Someone would surreptitiously come, ring our doorbell, and then vanish. This would happen at any time of the day. I would go out to see the ‘visitor’ but there was none.
Like anybody else in my area, we are also locked down in our house now for more than two months due to the coronavirus pandemic. It was intriguing that even in the curfew-like atmosphere; somebody was playing mischief with us. It became irritating when the bell rang six-seven times in a day, often at odd hours. I decided to catch the culprit red-handed. And I did.
However, I was shocked to find that it was a little chap from my neighbourhood, eight-year-old Ricky. I could not believe it because he was known to be a much-disciplined boy of simple nature. How come this little boy had turned into a brat? I did not scold him rather I assured that I would not tell his parents. I made friends with him to find out what had transformed the otherwise quiet lad into a nuisance.
While a lockdown and social distancing have become a necessity, the fact remains that the confinement of not only youngsters but also elders is adversely affecting their well-being both mentally and physically.
It turned out that the severe restrictions imposed under the lockdown had virtually crippled an otherwise active boy. And he was not alone. The same was true of other lads in the vicinity. Ricky, along with his friends, used to go to the park for outdoor games.
All this has become a thing of the past. The lush green park has become a deserted place. The grass is hardly green and the main gate is locked with a chain. We do not hear the loud giggles, shouting and heated arguments among these young players anymore. As a matter of fact, the clampdown has forced people of all ages, the regular strollers, particularly, boys and girls, of recreation, the physical exercises so vital for health and growth.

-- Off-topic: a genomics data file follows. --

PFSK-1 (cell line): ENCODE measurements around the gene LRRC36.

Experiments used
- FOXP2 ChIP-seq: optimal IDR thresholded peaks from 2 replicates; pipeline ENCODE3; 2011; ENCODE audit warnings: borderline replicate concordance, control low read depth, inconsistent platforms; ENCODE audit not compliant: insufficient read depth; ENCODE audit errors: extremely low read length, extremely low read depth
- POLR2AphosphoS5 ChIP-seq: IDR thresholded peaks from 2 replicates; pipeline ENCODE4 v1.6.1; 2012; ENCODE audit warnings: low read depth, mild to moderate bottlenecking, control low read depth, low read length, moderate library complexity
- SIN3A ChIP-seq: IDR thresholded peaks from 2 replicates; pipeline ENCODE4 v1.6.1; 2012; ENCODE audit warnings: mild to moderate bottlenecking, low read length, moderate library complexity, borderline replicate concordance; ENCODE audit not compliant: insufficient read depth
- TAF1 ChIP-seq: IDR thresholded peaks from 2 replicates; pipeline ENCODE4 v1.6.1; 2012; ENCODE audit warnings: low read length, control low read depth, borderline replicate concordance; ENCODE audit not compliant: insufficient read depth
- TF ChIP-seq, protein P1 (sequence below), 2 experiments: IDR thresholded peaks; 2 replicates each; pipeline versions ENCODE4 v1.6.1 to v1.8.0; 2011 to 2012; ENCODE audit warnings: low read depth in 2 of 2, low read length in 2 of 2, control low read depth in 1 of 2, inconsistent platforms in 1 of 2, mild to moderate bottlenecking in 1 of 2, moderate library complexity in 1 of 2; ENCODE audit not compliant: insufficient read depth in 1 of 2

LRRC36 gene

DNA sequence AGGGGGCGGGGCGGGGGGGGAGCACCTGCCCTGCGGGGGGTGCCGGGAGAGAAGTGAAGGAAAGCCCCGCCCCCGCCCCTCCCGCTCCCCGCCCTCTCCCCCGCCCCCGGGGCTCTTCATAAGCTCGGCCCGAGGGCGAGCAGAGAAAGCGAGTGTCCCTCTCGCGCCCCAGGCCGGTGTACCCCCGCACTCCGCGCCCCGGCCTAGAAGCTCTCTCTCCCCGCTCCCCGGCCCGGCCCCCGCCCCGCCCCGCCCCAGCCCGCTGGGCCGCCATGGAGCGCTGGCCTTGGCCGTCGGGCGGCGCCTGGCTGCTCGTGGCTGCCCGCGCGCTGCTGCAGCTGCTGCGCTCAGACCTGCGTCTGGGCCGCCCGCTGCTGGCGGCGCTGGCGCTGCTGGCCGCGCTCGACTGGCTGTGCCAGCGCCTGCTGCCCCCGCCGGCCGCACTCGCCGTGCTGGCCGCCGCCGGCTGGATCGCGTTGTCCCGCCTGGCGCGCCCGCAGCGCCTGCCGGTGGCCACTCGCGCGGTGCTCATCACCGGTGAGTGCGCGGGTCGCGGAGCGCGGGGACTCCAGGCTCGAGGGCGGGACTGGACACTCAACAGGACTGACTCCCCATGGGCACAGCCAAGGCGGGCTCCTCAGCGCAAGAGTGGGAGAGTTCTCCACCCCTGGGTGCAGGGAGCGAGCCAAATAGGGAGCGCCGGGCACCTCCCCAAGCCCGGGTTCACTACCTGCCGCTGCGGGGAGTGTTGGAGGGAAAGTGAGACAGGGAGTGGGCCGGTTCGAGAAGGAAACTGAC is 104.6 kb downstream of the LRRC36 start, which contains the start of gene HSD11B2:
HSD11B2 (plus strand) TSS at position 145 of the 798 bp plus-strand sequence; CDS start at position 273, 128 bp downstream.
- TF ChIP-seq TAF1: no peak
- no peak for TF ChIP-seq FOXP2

Today, Ricky and his ilk cannot come out of their house without wearing a proper face mask and gloves for the fear of getting hauled up by the vigilant policemen patrolling the area and a reprimand for their parents. “So where do we go?” asked the exasperated boy.
No activity makes Ricky a dull boy
Ricky cribbed that going without any physical activity and confinement at home had turned him into a dull boy. He said he missed making mischief and that ringing doorbell was just giving him some fun.
We both stood at a distance from each other in the gallery outside my house chatting for quite some time. He asked something that took me by surprise, “Uncle, what did you do in your childhood when you had a long vacation like this?”
“In our time, we had three months long summer holidays,” I said naughtily and his jaws dropped. “And how did you kill time?” he asked.
“We did not ‘kill’ time. We invested it to read a lot of comics, participated in kitchen activities like making pickles, sherbets and squashes, made a lot of drawings, climbed trees to pluck mangoes and played outdoors”, I informed him. “Unlike you, we had no access to modern technology, no internet, no computers, no TVs or air conditioning, no mobile phones but we played with real friends, not the ones from the internet.”
“Wow, what a unique generation you were,” he said, wide-eyed.
I replied with a smile, “True, and a limited edition, too.”
He ran back to his house as his mother came looking for him. But this got me thinking.
While a lockdown and social distancing have become a necessity, the fact remains that the confinement of not only youngsters but also elders is adversely affecting their well-being both mentally and physically. It is stunting the growth of the young ones at the age when they should have been bubbling with energy.
Today, they dread hauling up by ‘police uncle’ who are undoubtedly doing a nice job. Both sides have their own compulsions. The law enforcers’ own kids are also craving for freedom of movement in the open as before. However, duty does not allow them to do what their kids want.
— Lalit Raizada is a journalist based in India.